SURREY — Thanks to fundraising efforts of the Tamil community in Surrey and Metro Vancouver, the remains of an international student killed in a December crash have been sent home to India.
Esther Sitha Anthony Raj Achari, a student of Omni College, was struck by a Canada Post truck in Richmond on Dec. 27. She died in hospital the next day.
Almost immediately, the Tamil community created two GoFundMe pages and raised $24,295 to send Achari’s body to India to be cremated there.
|Esther Sitha Anthony Raj Achari. (Photo submitted)|
Surrey’s Sathiyabama Rajaratnam is a family friend.
“She came here for a future with so many hopes but she is going back to her family in a box,” Rajaratnam said.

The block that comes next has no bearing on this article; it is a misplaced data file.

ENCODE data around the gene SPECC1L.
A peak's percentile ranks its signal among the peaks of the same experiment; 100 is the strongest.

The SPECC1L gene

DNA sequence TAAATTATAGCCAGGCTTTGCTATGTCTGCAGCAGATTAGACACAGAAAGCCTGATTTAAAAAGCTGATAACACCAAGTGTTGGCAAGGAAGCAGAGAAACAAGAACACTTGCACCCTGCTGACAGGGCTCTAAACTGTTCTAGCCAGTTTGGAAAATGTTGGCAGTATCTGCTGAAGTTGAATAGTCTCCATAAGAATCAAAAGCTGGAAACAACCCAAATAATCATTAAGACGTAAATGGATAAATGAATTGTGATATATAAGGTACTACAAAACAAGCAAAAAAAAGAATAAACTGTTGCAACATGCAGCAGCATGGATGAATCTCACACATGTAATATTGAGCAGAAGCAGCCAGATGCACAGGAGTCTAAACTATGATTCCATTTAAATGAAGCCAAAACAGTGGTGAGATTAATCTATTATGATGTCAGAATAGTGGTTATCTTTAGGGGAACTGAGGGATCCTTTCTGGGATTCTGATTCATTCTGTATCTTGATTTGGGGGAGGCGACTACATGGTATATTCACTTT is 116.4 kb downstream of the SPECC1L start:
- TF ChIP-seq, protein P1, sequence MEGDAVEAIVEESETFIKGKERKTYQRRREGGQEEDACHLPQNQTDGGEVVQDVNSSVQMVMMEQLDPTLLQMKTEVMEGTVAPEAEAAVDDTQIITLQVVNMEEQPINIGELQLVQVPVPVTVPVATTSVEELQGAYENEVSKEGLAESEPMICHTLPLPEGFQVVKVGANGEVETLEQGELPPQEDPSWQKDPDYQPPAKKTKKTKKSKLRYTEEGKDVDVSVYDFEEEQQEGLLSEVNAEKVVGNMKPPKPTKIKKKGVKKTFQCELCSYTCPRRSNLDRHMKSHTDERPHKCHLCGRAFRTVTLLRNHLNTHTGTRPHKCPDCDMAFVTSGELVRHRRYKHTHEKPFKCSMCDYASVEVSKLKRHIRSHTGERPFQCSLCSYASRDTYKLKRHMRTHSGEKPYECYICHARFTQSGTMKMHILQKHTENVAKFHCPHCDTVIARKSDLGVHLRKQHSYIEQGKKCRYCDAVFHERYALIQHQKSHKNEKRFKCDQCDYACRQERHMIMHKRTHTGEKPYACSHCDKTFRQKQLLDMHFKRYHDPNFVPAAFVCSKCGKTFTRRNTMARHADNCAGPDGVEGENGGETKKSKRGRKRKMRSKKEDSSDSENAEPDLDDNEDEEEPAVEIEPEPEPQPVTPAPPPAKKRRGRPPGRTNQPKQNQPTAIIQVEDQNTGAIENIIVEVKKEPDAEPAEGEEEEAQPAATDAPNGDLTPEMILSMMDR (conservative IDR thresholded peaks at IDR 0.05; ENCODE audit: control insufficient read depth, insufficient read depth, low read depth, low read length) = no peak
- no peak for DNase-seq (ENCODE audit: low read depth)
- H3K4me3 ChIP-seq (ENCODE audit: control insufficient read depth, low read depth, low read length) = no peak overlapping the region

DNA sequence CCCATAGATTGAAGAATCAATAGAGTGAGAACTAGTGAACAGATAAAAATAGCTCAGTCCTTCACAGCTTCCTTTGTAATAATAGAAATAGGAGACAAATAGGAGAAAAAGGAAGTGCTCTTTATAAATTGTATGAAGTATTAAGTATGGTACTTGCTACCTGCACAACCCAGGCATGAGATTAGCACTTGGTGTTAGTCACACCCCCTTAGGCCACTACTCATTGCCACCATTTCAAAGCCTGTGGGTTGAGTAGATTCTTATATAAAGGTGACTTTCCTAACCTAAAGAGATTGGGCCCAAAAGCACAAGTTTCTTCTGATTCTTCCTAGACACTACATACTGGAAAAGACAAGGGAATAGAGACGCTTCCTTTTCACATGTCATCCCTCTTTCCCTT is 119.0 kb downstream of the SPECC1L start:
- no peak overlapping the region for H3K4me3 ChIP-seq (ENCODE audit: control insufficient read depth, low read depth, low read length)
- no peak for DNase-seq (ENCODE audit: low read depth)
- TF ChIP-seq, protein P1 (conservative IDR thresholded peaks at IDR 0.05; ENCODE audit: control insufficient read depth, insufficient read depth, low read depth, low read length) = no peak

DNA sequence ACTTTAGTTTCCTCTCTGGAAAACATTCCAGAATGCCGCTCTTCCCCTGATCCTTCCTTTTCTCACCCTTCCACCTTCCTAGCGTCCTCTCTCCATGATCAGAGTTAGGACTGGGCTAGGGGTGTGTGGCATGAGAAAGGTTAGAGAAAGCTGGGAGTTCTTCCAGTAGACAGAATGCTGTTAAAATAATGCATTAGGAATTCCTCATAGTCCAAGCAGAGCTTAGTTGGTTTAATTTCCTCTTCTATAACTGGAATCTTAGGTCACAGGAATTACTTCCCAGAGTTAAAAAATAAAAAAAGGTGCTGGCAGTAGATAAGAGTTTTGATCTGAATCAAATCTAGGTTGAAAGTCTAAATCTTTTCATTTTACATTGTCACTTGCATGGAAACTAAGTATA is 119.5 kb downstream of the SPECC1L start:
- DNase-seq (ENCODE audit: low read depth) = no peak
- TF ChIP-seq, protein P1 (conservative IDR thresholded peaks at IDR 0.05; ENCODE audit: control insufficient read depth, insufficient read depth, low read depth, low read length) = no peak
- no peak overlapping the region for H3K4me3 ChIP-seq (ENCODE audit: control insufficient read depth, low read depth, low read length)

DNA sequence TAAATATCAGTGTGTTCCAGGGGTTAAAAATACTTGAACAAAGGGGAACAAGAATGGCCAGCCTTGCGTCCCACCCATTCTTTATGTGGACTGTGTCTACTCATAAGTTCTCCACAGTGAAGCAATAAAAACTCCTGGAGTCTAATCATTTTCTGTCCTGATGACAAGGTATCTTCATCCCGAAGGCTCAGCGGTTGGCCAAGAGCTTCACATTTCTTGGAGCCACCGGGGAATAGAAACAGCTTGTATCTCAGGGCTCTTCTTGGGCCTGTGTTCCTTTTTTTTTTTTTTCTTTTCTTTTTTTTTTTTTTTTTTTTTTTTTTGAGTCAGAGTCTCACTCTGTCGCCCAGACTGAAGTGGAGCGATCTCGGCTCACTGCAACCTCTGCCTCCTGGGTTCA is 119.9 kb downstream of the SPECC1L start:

Rajaratnam’s son, Shathesh Kuhendrerajah, said when Achari’s family in India were notified, they initially thought it was a cruel joke.
“They got the phone call and couldn’t understand what the person was saying,” Kuhendrerajah said.“They got in touch with my mother and asked her to find out what happened to Esther.”
Achari lived in Richmond but visited Surrey often to take part in church services at Elim Worship Church.
Her brother, Williamdavid Anthonyraj Achari said the family has broken down to pieces.
“They took a lot of loans to send her and sold lots of properties to send her,” Williamdavid said.
Williamdavid is currently in India to receive his sister’s remains. The family had a funeral services for Achari on Jan, 9, at Sewri Christian Cemetery in Mumbai, India.
According to 2016 census, there are 790 people who speak Tamil in Surrey and more than 3,500 people in Metro Vancouver. Seventy-four million people in the world speak Tamil, most of them in the southern parts of India and northern parts of Sri Lanka.
Nearly 200,000 people speak Tamil in Canada, with an estimated 10 per cent of them living in B.C.